The researchers working in this area are scientific descendants of the legendary Lvov School of Mathematics (Banach, Mazur, Orlicz). The high reputation of the scientific group in this field in Warsaw was established by Kwapien, Pelczynski and Zabczyk.

Nowadays this big research group consists of a number of established scientists (Bojdecki, Latala, Oleszkiewicz, Stettner) and growing number of younger researchers (Adamczak, Bednorz, Osekowski, Talarczyk). Current research interests of the group concern theoretical aspects of probability theory and stochastic processes as well as applications of probabilistic methods in functional and harmonic analysis, convex geometry, combinatorics, theoretical computer science, and financial mathematics.

Particular research interests and plans of this research group include: limit theorems and the study of asymptotic behaviour of random vectors, random multilinear forms and stochastic processes, random matrix theory and its applications, Markov chains and Monte Carlo methods, stochastic inequalities with particular emphasis on martingale inequalities and their connections with Fourier and harmonic analysis, chaining methods in the study of boundedness and regularity of stochastic processes.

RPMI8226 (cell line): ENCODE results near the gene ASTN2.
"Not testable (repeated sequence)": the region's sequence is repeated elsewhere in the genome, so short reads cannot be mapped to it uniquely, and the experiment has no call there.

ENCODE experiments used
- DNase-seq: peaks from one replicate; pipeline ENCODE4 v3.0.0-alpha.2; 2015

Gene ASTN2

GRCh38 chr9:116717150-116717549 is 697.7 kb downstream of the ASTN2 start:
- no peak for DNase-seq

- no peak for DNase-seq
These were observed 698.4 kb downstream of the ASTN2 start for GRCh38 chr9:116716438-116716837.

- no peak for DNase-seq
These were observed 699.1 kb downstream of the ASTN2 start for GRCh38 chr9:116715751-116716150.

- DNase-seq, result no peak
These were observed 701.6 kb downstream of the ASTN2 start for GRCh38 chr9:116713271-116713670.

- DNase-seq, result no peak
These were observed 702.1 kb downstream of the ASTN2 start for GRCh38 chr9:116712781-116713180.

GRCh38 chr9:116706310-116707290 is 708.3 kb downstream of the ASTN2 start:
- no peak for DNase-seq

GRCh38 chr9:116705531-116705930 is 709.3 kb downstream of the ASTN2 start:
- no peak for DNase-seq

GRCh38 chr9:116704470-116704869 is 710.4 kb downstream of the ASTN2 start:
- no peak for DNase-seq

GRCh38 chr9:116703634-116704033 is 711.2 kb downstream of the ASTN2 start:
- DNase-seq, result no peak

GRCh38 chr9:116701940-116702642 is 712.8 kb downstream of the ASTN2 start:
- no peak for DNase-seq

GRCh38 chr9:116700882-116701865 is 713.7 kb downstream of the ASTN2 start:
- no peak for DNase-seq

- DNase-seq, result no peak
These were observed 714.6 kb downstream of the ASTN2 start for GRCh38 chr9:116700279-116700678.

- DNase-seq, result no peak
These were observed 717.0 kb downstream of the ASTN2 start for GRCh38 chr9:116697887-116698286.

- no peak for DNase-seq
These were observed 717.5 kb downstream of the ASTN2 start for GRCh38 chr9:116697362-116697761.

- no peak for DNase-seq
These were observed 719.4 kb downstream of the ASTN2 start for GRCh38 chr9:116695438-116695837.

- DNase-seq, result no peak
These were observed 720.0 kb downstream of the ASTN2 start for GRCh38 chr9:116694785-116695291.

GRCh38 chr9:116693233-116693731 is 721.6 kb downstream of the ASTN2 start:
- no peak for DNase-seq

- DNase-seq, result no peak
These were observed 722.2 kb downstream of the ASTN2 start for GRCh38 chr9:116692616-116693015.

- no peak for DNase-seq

Other objectives of the current research in this area involve the construction and study of random objects and their properties in combinatorics, functional analysis and convex geometry, random particle systems and applications of stochastic calculus in mathematical finance, discrete harmonic analysis, and its connection with learning theory and theoretical computer science.

In a recent landmark work, Mossel (Berkeley), O’Donnell (Carnegie-Mellon) and Oleszkiewicz established a new invariance principle and used it for proofs of two conjectures: “The Majority is Stablest” from theoretical computer science and “It Ain’t Over Till It’s Over” from social choice theory. The invariance principle makes it possible to transfer many problems from product probability space setting into the Gaussian space framework, which proved to be useful in a number of applications both in computer science and in mathematics.